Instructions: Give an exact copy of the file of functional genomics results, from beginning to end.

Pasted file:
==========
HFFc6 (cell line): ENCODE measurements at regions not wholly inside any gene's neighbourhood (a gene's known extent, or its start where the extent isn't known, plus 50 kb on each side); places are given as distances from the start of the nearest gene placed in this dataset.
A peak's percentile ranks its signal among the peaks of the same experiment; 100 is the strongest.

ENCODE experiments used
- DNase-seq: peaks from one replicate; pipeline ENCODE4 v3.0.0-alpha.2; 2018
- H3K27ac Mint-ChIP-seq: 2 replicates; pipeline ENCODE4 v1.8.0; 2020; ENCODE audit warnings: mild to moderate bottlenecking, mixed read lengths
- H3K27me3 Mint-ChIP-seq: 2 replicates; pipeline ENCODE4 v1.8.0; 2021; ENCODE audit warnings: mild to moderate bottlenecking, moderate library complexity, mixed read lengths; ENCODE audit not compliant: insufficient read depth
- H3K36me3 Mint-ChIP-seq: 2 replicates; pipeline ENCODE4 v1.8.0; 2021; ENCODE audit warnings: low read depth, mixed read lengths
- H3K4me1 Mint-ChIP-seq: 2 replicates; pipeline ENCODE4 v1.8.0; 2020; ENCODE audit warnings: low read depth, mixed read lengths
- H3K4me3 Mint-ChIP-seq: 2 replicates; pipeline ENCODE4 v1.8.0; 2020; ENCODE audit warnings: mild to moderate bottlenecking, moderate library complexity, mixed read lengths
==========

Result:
HFFc6 (cell line): ENCODE measurements at regions not wholly inside any gene's neighbourhood (a gene's known extent, or its start where the extent isn't known, plus 50 kb on each side); places are given as distances from the start of the nearest gene placed in this dataset.
A peak's percentile ranks its signal among the peaks of the same experiment; 100 is the strongest.

ENCODE experiments used
- DNase-seq: peaks from one replicate; pipeline ENCODE4 v3.0.0-alpha.2; 2018
- H3K27ac Mint-ChIP-seq: 2 replicates; pipeline ENCODE4 v1.8.0; 2020; ENCODE audit warnings: mild to moderate bottlenecking, mixed read lengths
- H3K27me3 Mint-ChIP-seq: 2 replicates; pipeline ENCODE4 v1.8.0; 2021; ENCODE audit warnings: mild to moderate bottlenecking, moderate library complexity, mixed read lengths; ENCODE audit not compliant: insufficient read depth
- H3K36me3 Mint-ChIP-seq: 2 replicates; pipeline ENCODE4 v1.8.0; 2021; ENCODE audit warnings: low read depth, mixed read lengths
- H3K4me1 Mint-ChIP-seq: 2 replicates; pipeline ENCODE4 v1.8.0; 2020; ENCODE audit warnings: low read depth, mixed read lengths
- H3K4me3 Mint-ChIP-seq: 2 replicates; pipeline ENCODE4 v1.8.0; 2020; ENCODE audit warnings: mild to moderate bottlenecking, moderate library complexity, mixed read lengths